One of my goals was to learn/view the results almost immediately without any additional tooling or code writing, being able to change the model and different parts of computation process. Well, after few hours I’ve spend reading Hadoop manuals I understood that task going to be not that easy as expected, since class which represent graph entity has to implement Writable interface to enable Hadoop framework to serialize or deserialize object into/from HDFS (HaDoop File System). It became even worse when I understood that there is no easy way to view results of execution, since I’ve to write my own viewer of the results to view serialized results in HDFS (I’m not saying this is too complicated or hard, just wanted to make it as easy as possible with writing less code). At this point I’ve realised that MongoDB has its own map-reduce engine, so decided to spent few more minutes to understand how it works and whenever I can leverage from it. After several minutes of reading I’ve understood that this is exactly that I was looking for.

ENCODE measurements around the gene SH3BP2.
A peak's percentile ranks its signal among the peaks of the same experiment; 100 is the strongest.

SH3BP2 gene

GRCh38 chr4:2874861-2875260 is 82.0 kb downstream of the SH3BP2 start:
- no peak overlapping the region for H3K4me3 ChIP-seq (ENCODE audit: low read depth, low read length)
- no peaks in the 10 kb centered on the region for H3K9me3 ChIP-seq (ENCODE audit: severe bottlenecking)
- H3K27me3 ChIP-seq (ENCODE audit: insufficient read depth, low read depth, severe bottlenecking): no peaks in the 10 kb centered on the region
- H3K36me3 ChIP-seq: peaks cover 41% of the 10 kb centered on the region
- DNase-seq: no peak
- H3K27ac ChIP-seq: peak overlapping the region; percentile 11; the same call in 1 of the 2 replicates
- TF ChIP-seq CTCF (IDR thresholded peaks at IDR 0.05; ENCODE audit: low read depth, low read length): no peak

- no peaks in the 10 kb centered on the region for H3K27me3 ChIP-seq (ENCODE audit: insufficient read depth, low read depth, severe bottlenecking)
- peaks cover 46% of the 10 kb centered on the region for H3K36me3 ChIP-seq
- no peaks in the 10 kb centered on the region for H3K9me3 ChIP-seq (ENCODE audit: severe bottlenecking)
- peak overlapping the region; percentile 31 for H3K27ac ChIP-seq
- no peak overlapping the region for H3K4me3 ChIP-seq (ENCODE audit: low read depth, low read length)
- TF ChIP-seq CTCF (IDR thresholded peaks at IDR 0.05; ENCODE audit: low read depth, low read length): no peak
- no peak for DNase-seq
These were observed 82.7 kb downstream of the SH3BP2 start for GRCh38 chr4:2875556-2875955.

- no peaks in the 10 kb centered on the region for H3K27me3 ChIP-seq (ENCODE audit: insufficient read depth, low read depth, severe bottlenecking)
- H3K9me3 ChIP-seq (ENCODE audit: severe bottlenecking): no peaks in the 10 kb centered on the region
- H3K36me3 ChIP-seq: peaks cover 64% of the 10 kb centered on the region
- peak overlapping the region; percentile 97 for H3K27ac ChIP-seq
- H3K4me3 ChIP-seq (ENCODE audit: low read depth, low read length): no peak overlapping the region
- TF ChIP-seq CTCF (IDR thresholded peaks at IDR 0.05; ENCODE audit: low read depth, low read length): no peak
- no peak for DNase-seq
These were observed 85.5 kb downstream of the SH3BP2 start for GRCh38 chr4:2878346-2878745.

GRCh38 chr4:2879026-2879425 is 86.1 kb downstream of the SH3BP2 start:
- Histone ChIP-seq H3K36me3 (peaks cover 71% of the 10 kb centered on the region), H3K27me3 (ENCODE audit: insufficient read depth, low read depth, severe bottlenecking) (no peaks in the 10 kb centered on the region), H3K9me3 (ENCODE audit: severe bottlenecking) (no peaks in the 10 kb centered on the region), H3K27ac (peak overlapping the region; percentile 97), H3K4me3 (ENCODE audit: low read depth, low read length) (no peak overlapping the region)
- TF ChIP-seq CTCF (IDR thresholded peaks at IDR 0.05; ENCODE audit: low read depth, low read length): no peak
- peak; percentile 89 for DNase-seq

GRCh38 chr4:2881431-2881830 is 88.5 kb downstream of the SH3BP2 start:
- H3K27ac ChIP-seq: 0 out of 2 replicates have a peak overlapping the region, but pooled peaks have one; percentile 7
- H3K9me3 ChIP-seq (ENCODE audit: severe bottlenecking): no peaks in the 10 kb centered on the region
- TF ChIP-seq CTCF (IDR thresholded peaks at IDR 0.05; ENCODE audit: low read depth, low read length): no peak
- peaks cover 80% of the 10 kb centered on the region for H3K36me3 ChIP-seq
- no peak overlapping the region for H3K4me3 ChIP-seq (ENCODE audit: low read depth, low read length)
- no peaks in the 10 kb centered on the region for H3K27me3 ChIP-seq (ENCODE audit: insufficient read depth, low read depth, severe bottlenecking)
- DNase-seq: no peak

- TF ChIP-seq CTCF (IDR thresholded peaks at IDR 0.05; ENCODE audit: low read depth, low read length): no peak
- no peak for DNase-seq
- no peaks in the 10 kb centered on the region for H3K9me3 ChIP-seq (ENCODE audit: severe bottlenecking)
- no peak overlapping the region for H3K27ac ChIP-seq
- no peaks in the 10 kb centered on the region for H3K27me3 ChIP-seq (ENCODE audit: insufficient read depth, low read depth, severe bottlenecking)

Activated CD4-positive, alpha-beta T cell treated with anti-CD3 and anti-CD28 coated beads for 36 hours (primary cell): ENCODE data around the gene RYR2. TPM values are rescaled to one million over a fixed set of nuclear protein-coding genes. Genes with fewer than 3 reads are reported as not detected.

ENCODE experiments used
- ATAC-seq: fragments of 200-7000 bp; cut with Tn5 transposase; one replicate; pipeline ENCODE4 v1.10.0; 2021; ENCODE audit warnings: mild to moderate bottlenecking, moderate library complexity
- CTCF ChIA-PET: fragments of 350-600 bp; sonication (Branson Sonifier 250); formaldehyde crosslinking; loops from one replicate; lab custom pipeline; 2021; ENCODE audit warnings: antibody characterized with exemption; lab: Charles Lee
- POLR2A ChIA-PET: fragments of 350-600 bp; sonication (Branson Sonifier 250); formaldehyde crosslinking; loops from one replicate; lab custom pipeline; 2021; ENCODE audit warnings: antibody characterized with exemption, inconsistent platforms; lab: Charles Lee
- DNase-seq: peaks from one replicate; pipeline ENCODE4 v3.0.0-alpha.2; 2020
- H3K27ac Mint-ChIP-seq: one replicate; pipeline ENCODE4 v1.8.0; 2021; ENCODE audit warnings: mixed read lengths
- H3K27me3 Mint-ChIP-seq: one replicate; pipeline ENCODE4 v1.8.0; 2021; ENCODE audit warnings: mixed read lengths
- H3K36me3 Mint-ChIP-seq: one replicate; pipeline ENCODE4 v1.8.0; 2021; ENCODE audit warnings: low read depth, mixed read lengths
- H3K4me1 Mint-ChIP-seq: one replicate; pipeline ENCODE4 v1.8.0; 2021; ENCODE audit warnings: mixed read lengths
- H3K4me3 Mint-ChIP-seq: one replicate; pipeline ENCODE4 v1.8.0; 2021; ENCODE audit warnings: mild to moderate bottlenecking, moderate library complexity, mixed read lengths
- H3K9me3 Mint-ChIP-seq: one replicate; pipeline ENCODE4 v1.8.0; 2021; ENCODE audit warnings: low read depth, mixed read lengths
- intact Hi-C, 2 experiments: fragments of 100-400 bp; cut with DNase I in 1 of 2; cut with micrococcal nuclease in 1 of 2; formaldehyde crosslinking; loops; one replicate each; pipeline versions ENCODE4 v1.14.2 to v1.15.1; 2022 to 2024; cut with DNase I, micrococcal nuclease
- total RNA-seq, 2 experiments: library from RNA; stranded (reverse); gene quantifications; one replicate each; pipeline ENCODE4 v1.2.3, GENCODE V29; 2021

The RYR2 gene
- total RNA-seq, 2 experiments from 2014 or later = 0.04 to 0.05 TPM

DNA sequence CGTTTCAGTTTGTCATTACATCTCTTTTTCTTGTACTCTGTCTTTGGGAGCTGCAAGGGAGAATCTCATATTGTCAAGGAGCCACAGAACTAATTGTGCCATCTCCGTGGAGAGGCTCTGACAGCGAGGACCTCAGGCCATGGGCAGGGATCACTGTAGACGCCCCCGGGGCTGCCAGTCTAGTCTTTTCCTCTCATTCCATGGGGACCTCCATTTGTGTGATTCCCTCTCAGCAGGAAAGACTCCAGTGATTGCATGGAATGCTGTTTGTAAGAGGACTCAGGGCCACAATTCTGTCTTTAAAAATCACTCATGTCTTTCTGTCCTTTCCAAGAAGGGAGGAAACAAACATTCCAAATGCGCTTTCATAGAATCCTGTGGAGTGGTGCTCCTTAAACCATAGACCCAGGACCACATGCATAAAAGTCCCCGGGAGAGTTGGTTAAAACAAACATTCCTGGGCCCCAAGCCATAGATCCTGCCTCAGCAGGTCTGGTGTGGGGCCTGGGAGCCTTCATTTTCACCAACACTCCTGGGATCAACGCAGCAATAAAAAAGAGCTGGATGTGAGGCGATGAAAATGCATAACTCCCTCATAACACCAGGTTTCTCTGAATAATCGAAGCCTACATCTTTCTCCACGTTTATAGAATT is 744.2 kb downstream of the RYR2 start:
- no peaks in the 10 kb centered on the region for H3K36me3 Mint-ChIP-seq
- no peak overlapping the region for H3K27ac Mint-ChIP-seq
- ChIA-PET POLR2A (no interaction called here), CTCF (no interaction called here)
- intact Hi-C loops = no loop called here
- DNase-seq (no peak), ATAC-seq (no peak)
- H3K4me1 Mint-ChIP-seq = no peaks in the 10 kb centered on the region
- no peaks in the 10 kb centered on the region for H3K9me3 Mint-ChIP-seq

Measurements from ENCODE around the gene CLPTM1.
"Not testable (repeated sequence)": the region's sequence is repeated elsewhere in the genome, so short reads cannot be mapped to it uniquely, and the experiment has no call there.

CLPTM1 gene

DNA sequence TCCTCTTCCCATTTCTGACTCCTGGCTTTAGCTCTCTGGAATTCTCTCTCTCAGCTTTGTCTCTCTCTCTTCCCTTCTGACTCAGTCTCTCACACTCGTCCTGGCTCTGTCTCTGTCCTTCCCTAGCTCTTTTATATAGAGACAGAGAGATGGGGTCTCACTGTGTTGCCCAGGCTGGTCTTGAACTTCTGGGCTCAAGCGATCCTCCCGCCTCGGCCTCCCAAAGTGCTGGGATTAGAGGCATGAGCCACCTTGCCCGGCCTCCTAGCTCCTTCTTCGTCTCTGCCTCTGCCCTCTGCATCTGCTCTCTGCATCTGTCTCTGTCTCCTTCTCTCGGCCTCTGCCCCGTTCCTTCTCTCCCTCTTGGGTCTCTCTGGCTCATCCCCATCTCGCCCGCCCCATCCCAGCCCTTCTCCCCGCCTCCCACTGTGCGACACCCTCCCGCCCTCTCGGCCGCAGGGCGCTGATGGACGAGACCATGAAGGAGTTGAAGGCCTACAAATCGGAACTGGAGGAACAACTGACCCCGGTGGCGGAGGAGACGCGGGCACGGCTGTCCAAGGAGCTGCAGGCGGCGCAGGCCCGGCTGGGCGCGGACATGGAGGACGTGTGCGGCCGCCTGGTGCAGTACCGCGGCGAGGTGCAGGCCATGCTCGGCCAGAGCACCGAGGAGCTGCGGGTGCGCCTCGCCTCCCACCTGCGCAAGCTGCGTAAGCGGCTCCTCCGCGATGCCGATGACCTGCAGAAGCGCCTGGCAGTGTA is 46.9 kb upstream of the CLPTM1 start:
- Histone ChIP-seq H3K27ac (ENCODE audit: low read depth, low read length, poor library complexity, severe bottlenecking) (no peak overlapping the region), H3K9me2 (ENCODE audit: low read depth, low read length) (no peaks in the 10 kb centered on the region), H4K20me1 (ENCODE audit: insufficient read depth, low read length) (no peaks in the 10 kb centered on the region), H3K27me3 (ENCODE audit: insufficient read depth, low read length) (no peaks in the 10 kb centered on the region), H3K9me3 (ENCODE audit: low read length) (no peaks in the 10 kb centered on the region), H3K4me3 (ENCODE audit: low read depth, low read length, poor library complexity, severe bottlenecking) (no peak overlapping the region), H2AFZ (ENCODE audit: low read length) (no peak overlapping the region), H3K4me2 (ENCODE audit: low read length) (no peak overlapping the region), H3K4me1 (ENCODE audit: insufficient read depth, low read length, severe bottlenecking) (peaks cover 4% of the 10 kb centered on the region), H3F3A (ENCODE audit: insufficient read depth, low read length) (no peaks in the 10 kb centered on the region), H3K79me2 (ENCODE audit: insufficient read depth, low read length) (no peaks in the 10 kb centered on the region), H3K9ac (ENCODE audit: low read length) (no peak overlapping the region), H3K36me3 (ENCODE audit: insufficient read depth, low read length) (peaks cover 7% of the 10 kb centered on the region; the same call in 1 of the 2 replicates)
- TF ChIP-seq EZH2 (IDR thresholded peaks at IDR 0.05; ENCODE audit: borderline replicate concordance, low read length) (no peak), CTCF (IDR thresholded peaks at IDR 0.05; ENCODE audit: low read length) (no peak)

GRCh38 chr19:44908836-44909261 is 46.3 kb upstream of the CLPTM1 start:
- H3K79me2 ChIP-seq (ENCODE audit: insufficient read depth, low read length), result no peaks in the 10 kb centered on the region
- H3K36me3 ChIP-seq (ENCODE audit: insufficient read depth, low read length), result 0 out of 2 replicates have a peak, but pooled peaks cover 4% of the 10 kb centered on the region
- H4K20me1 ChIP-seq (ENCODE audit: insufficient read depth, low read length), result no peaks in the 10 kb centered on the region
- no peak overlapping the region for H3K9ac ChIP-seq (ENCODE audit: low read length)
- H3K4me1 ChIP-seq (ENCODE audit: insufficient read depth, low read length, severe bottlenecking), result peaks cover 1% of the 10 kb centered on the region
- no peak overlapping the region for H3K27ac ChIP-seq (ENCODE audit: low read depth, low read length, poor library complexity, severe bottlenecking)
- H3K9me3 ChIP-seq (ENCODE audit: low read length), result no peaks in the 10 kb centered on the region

• I can setup cluster of MongoDB, to be able to process large dataset.
  • Writing map-reduce functionality is simple as just writing two javascript functions.
  • Can use mongo client to connect to database and execute queries in order to see the results.
  • In case I need to adjust something in algorithm or add something there is no need to recompile code (like in case of Hadoop), just rewrite map or reduce function and execute it immediately on MongoDB client.